If you want your C++ code to be able to call back into a method implemented in the target language, don’t use function pointers, use virtual methods.

With virtual methods, a caller in the target language can subclass your wrapped C++ class and implement the virtual method in the same way as they would for any other class in the target language. SWIG takes care of the translation using its directors feature. This is not enabled by default. You can enable it either when invoking SWIG with the command-line arguments -directors -features directors, or in the SWIG interface file as follows (replacing mylibrayname with your module name):

Some caveats to be aware of:

  • An abstract (i.e. pure-virtual) method in the C++ class will not be abstract in the target language, but it can be over-ridden in the target language. If it is not over-ridden, an exception will be thrown.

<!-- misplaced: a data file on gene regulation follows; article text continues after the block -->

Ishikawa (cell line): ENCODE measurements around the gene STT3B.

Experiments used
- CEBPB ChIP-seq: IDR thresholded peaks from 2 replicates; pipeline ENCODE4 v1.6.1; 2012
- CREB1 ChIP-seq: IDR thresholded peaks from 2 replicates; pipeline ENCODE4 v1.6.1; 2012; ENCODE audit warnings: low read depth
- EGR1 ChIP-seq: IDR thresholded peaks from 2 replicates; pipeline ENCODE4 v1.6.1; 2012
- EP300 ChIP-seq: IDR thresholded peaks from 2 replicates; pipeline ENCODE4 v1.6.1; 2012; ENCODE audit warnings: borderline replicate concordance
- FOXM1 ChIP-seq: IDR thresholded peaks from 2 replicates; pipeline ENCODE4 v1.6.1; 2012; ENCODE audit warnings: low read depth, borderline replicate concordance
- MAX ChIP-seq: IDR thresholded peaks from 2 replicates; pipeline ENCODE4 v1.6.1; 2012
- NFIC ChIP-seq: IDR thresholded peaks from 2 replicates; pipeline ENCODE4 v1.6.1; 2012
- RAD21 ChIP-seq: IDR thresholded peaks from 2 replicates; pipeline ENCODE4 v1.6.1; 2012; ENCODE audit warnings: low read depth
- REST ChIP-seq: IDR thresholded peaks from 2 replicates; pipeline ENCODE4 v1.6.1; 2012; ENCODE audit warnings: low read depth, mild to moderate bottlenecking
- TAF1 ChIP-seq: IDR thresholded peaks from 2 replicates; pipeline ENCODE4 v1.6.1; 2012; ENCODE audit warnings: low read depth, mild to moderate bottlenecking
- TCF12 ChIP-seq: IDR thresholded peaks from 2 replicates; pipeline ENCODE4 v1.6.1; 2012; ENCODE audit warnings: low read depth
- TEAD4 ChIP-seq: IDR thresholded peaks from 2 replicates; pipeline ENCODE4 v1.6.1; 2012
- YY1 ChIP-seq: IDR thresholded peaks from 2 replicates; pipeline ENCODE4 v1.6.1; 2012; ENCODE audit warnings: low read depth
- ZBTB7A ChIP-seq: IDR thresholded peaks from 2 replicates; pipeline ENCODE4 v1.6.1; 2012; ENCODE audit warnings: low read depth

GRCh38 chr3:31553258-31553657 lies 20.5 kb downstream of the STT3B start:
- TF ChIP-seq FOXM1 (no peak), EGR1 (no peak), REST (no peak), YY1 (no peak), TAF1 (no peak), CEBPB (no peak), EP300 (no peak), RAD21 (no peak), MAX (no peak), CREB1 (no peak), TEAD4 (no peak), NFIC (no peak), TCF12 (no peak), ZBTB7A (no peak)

• It is inadvisable to callback into the target language from a different thread from the one that the target language originally entered the C++ code. Consider that the language runtime may be storing thread-local data, or it may simply not expect to be running in threads not created by the language runtime. Whilst .NET does seem to cope with this, Java can be problematic and Python won’t work at all.
  • See next section for discussion of exceptions thrown by callback.


C++ to Target Language

If your C++ methods may throw exceptions to report errors, you will have to decide on how they should be translated into the target languages. SWIG provides a fair amount of flexibility for exceptions, but the better quality the translation, the more work you’ll have to do, and the more it will be language specific (a downside if you’re trying to support more than one target language).